Extramedullary hematopoiesis secondary to chronic anemia is well reported throughout the literature. A rare presentation of this condition is in the central nervous tissue reported most frequently as an epidural mass causing spinal cord compression. The authors report the case of a 51-year-old man with β-thalassemia and chronic anemia who was found to have a 4-cm paravertebral mass suggestive of a schwannoma. The patient underwent transthoracic resection of the mass. Histological examination confirmed an extramedullary hematopoietic tumor. In this article the authors propose a method to distinguish extramedullary hematopoietic tumors from schwannomas. To the authors' knowledge, this is the first reported case in the neurosurgical literature of this phenomenon.
Eric K. Oermann, Nicholas D. Coppa, Marc Margolis and Faheem A. Sandhu
Eric K. Oermann, Marie-Adele S. Kress, Jonathan V. Todd, Brian T. Collins, Riane Hoffman, Huma Chaudhry, Sean P. Collins, David Morris and Matthew G. Ewend
Experience with whole-brain radiation therapy for metastatic tumors in the brain has identified a subset of tumors that exhibit decreased local control with fractionated regimens and are thus termed radioresistant. With the advent of frameless radiosurgery, fractionated radiosurgery (2–5 fractions) is being used increasingly for metastatic tumors deemed too large or too close to crucial structures to be treated in a single session. The authors retrospectively reviewed metastatic brain tumors treated at 2 centers to analyze the dependency of local control rates on tumor radiobiology and dose fractionation.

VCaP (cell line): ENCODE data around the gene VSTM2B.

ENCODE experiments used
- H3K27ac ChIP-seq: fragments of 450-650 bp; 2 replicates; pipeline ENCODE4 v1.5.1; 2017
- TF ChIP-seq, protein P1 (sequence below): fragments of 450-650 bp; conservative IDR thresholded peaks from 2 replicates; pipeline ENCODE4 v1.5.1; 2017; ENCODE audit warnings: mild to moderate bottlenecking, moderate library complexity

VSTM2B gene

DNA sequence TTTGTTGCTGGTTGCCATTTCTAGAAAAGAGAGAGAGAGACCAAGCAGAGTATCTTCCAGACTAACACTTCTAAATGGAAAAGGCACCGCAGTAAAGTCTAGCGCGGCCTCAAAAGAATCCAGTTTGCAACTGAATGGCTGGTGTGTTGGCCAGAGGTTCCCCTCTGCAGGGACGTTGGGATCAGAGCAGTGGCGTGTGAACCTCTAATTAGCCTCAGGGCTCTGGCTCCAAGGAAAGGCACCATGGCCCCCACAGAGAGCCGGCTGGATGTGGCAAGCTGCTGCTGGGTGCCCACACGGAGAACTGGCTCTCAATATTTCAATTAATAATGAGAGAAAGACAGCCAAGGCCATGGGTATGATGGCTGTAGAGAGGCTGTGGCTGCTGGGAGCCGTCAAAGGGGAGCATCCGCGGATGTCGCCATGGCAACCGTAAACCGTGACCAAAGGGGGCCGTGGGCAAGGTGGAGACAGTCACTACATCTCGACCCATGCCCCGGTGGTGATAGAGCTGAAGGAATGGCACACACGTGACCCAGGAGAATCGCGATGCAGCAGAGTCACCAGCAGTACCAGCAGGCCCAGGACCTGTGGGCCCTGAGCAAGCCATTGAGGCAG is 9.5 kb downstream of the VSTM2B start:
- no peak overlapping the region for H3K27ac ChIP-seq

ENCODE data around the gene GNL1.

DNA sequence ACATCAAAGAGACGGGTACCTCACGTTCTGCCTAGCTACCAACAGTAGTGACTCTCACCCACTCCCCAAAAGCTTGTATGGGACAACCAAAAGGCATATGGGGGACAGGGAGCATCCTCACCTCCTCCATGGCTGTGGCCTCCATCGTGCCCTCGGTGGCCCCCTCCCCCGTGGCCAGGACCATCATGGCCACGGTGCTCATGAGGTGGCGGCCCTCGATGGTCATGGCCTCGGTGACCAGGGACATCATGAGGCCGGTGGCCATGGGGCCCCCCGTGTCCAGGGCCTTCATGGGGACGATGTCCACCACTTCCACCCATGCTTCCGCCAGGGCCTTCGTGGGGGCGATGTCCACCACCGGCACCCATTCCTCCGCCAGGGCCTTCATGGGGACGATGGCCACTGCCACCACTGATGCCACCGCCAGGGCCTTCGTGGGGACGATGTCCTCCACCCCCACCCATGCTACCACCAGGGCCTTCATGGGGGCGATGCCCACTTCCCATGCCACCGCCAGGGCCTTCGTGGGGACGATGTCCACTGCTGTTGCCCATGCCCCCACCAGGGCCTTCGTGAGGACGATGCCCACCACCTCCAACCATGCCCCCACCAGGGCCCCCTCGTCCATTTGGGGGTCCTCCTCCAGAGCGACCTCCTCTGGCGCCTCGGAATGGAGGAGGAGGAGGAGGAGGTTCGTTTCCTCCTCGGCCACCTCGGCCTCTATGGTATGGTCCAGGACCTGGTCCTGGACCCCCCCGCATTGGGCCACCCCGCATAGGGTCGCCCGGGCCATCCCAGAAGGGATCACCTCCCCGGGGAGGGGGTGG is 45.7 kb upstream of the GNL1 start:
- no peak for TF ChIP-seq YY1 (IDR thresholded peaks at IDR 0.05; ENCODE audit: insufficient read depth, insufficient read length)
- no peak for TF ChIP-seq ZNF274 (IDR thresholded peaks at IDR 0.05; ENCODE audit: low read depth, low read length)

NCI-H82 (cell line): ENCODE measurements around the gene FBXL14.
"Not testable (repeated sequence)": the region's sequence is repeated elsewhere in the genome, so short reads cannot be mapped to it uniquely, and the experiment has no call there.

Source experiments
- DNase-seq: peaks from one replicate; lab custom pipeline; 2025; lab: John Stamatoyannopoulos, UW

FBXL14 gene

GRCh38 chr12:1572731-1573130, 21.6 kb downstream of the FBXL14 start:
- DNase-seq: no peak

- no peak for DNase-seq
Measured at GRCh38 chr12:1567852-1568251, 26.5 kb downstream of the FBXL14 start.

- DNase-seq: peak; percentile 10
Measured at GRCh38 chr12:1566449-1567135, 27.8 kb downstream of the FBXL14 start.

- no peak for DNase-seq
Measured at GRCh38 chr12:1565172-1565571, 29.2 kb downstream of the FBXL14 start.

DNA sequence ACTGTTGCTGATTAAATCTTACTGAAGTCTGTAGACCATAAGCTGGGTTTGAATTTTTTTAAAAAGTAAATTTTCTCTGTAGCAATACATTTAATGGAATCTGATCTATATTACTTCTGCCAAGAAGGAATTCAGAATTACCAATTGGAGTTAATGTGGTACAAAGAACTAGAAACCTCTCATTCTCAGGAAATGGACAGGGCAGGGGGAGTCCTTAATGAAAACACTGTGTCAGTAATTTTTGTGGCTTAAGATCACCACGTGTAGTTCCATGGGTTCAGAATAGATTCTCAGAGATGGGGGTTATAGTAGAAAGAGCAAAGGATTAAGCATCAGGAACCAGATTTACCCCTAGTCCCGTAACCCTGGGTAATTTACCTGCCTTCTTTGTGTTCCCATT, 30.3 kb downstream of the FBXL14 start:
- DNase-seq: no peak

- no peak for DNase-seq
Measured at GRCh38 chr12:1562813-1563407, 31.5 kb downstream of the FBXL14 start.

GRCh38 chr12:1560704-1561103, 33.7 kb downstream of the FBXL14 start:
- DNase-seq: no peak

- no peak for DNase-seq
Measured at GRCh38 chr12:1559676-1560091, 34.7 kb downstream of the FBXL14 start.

The medical records of 214 patients from 2 institutions with radiation-naive metastatic tumors in the brain treated with radiosurgery given either as a single dose or in 2–5 fractions were analyzed retrospectively. The authors compared the local control rates of the radiosensitive with the radioresistant tumors after either single-fraction or fractionated radiosurgery.
There was no difference in local tumor control rates in patients receiving single-fraction radiosurgery between radioresistant and radiosensitive tumors (p = 0.69). However, after fractionated radiosurgery, treatment for radioresistant tumors failed at a higher rate than for radiosensitive tumors with an OR of 5.37 (95% CI 3.83–6.91, p = 0.032).
Single-fraction radiosurgery is equally effective in the treatment of radioresistant and radiosensitive metastatic tumors in the brain. However, fractionated stereotactic radiosurgery is less effective in radioresistant tumor subtypes. The authors recommend that radioresistant tumors be treated in a single fraction when possible and techniques for facilitating single-fraction treatment or dose escalation be considered for larger radioresistant lesions.